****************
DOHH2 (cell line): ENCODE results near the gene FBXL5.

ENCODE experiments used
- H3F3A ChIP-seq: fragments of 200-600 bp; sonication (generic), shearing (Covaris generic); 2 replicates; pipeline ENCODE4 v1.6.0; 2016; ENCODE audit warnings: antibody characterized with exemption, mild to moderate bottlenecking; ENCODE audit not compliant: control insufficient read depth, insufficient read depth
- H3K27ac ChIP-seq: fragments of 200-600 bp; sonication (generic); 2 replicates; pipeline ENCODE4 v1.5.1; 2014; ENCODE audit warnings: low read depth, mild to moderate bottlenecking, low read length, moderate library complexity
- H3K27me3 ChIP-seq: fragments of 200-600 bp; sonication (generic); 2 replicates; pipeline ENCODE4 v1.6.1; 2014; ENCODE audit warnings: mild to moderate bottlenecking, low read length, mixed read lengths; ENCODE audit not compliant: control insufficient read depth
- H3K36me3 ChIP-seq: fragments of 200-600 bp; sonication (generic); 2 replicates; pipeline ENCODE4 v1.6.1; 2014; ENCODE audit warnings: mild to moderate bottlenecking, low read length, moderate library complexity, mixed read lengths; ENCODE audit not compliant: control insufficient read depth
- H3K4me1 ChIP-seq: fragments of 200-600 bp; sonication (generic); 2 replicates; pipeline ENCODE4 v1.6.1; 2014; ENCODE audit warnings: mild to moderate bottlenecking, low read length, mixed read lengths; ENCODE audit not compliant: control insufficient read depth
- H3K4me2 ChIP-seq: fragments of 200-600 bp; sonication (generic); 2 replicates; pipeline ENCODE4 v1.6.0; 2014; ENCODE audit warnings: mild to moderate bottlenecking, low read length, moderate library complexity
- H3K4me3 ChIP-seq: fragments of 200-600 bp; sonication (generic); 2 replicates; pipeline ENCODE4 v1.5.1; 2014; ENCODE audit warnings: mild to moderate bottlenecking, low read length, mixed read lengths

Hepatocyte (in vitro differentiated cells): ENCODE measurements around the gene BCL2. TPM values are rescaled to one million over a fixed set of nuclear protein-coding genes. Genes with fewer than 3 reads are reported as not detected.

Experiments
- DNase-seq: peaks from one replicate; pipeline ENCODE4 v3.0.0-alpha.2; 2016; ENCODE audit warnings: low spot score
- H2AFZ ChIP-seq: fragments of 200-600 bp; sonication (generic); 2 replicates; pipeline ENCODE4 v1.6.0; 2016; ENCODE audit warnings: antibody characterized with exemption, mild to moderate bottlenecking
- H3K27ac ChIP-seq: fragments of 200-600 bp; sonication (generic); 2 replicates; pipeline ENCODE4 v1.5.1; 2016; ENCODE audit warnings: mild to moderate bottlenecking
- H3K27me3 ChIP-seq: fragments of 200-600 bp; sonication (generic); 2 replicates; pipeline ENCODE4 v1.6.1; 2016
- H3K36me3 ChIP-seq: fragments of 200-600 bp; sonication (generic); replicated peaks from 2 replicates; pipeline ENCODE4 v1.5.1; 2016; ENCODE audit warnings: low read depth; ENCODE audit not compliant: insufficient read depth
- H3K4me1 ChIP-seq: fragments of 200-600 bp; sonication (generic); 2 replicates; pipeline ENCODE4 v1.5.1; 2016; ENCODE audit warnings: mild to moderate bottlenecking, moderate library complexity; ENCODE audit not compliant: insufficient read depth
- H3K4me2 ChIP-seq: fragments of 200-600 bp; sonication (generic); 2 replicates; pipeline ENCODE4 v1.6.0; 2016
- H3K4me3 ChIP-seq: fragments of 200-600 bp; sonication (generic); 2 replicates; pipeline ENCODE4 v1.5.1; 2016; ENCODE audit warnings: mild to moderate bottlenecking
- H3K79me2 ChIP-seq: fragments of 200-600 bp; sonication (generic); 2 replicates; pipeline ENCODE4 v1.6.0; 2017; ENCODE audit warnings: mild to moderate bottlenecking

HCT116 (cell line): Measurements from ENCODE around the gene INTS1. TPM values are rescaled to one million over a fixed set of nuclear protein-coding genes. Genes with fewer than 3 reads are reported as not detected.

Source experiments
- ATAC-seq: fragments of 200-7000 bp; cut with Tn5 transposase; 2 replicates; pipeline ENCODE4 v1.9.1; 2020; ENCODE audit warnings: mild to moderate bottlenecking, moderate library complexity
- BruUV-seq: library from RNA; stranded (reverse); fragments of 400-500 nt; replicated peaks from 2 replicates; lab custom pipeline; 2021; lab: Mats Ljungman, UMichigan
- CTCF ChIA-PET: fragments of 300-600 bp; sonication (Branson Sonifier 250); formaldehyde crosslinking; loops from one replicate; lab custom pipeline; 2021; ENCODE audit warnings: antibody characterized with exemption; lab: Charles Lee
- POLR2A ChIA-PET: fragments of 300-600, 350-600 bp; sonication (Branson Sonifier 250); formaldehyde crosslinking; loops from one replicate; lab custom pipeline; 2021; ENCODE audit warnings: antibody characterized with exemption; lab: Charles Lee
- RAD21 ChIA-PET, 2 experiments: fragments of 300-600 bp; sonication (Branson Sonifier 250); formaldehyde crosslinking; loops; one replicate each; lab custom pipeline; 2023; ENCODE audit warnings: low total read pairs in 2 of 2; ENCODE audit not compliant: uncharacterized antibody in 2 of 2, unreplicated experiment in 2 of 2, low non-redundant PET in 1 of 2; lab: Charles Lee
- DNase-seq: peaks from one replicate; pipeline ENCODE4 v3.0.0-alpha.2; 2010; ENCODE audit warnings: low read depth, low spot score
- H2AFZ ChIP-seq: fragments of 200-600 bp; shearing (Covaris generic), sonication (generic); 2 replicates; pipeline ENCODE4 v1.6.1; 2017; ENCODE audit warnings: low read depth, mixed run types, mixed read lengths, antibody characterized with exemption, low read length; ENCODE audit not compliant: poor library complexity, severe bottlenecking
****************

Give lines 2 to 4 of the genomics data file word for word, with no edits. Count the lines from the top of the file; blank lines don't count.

ENCODE experiments used
- H3F3A ChIP-seq: fragments of 200-600 bp; sonication (generic), shearing (Covaris generic); 2 replicates; pipeline ENCODE4 v1.6.0; 2016; ENCODE audit warnings: antibody characterized with exemption, mild to moderate bottlenecking; ENCODE audit not compliant: control insufficient read depth, insufficient read depth
- H3K27ac ChIP-seq: fragments of 200-600 bp; sonication (generic); 2 replicates; pipeline ENCODE4 v1.5.1; 2014; ENCODE audit warnings: low read depth, mild to moderate bottlenecking, low read length, moderate library complexity